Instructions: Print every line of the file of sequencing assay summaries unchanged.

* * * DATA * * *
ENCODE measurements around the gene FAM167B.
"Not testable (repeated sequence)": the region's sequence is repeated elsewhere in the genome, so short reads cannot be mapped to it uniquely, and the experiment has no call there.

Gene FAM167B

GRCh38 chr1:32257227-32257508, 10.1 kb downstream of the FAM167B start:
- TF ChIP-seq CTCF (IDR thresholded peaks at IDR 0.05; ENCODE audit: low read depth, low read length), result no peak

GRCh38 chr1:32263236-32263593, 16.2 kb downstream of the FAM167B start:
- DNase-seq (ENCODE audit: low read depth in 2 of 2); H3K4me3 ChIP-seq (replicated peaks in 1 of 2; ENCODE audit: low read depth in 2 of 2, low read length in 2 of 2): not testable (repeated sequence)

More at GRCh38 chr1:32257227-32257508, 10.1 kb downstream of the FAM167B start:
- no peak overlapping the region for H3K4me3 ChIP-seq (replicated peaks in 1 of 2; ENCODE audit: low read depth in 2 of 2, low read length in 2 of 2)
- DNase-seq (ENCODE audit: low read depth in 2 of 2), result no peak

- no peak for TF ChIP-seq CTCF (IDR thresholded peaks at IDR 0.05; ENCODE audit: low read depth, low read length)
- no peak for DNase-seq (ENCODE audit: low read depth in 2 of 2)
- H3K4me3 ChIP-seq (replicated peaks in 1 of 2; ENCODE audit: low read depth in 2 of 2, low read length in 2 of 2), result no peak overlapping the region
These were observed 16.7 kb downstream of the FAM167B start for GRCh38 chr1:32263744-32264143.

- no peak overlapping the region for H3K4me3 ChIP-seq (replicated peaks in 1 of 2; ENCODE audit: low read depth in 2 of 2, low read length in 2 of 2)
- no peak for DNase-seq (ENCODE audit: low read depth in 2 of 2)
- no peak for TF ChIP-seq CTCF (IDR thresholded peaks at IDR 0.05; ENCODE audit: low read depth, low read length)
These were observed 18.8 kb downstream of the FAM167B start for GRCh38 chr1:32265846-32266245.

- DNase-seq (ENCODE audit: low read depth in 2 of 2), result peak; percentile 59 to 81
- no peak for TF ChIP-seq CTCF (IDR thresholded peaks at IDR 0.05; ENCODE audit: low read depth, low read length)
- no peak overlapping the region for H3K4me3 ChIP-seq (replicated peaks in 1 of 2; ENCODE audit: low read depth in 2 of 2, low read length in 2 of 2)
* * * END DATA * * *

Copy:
ENCODE measurements around the gene FAM167B.
"Not testable (repeated sequence)": the region's sequence is repeated elsewhere in the genome, so short reads cannot be mapped to it uniquely, and the experiment has no call there.

Gene FAM167B

GRCh38 chr1:32257227-32257508, 10.1 kb downstream of the FAM167B start:
- TF ChIP-seq CTCF (IDR thresholded peaks at IDR 0.05; ENCODE audit: low read depth, low read length), result no peak

GRCh38 chr1:32263236-32263593, 16.2 kb downstream of the FAM167B start:
- DNase-seq (ENCODE audit: low read depth in 2 of 2); H3K4me3 ChIP-seq (replicated peaks in 1 of 2; ENCODE audit: low read depth in 2 of 2, low read length in 2 of 2): not testable (repeated sequence)

More at GRCh38 chr1:32257227-32257508, 10.1 kb downstream of the FAM167B start:
- no peak overlapping the region for H3K4me3 ChIP-seq (replicated peaks in 1 of 2; ENCODE audit: low read depth in 2 of 2, low read length in 2 of 2)
- DNase-seq (ENCODE audit: low read depth in 2 of 2), result no peak

- no peak for TF ChIP-seq CTCF (IDR thresholded peaks at IDR 0.05; ENCODE audit: low read depth, low read length)
- no peak for DNase-seq (ENCODE audit: low read depth in 2 of 2)
- H3K4me3 ChIP-seq (replicated peaks in 1 of 2; ENCODE audit: low read depth in 2 of 2, low read length in 2 of 2), result no peak overlapping the region
These were observed 16.7 kb downstream of the FAM167B start for GRCh38 chr1:32263744-32264143.

- no peak overlapping the region for H3K4me3 ChIP-seq (replicated peaks in 1 of 2; ENCODE audit: low read depth in 2 of 2, low read length in 2 of 2)
- no peak for DNase-seq (ENCODE audit: low read depth in 2 of 2)
- no peak for TF ChIP-seq CTCF (IDR thresholded peaks at IDR 0.05; ENCODE audit: low read depth, low read length)
These were observed 18.8 kb downstream of the FAM167B start for GRCh38 chr1:32265846-32266245.

- DNase-seq (ENCODE audit: low read depth in 2 of 2), result peak; percentile 59 to 81
- no peak for TF ChIP-seq CTCF (IDR thresholded peaks at IDR 0.05; ENCODE audit: low read depth, low read length)
- no peak overlapping the region for H3K4me3 ChIP-seq (replicated peaks in 1 of 2; ENCODE audit: low read depth in 2 of 2, low read length in 2 of 2)